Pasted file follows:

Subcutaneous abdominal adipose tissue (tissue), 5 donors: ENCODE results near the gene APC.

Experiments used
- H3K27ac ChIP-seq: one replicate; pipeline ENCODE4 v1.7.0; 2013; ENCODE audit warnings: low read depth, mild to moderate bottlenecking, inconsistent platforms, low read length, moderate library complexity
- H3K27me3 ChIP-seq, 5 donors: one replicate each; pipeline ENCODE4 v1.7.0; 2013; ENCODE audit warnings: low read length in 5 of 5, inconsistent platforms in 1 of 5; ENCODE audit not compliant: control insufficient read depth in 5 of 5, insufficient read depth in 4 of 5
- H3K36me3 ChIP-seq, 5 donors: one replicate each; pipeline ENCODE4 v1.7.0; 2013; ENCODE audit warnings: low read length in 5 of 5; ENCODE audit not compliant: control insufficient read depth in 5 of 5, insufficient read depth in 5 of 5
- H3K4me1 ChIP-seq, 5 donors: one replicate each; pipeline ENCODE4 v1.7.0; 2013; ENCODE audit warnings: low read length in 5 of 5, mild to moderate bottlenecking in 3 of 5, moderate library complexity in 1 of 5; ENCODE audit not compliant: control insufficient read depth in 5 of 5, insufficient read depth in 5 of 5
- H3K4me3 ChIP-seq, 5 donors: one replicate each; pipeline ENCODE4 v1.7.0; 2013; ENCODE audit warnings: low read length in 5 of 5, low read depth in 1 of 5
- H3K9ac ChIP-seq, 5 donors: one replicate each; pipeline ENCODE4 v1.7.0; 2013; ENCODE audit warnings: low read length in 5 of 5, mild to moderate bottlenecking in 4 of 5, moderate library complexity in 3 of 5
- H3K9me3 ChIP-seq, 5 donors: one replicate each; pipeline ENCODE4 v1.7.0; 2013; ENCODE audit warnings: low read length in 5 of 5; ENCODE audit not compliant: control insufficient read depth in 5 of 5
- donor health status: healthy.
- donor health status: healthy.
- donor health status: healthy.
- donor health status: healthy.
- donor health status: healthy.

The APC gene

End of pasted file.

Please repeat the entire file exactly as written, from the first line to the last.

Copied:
Subcutaneous abdominal adipose tissue (tissue), 5 donors: ENCODE results near the gene APC.

Experiments used
- H3K27ac ChIP-seq: one replicate; pipeline ENCODE4 v1.7.0; 2013; ENCODE audit warnings: low read depth, mild to moderate bottlenecking, inconsistent platforms, low read length, moderate library complexity
- H3K27me3 ChIP-seq, 5 donors: one replicate each; pipeline ENCODE4 v1.7.0; 2013; ENCODE audit warnings: low read length in 5 of 5, inconsistent platforms in 1 of 5; ENCODE audit not compliant: control insufficient read depth in 5 of 5, insufficient read depth in 4 of 5
- H3K36me3 ChIP-seq, 5 donors: one replicate each; pipeline ENCODE4 v1.7.0; 2013; ENCODE audit warnings: low read length in 5 of 5; ENCODE audit not compliant: control insufficient read depth in 5 of 5, insufficient read depth in 5 of 5
- H3K4me1 ChIP-seq, 5 donors: one replicate each; pipeline ENCODE4 v1.7.0; 2013; ENCODE audit warnings: low read length in 5 of 5, mild to moderate bottlenecking in 3 of 5, moderate library complexity in 1 of 5; ENCODE audit not compliant: control insufficient read depth in 5 of 5, insufficient read depth in 5 of 5
- H3K4me3 ChIP-seq, 5 donors: one replicate each; pipeline ENCODE4 v1.7.0; 2013; ENCODE audit warnings: low read length in 5 of 5, low read depth in 1 of 5
- H3K9ac ChIP-seq, 5 donors: one replicate each; pipeline ENCODE4 v1.7.0; 2013; ENCODE audit warnings: low read length in 5 of 5, mild to moderate bottlenecking in 4 of 5, moderate library complexity in 3 of 5
- H3K9me3 ChIP-seq, 5 donors: one replicate each; pipeline ENCODE4 v1.7.0; 2013; ENCODE audit warnings: low read length in 5 of 5; ENCODE audit not compliant: control insufficient read depth in 5 of 5
- donor health status: healthy.
- donor health status: healthy.
- donor health status: healthy.
- donor health status: healthy.
- donor health status: healthy.

The APC gene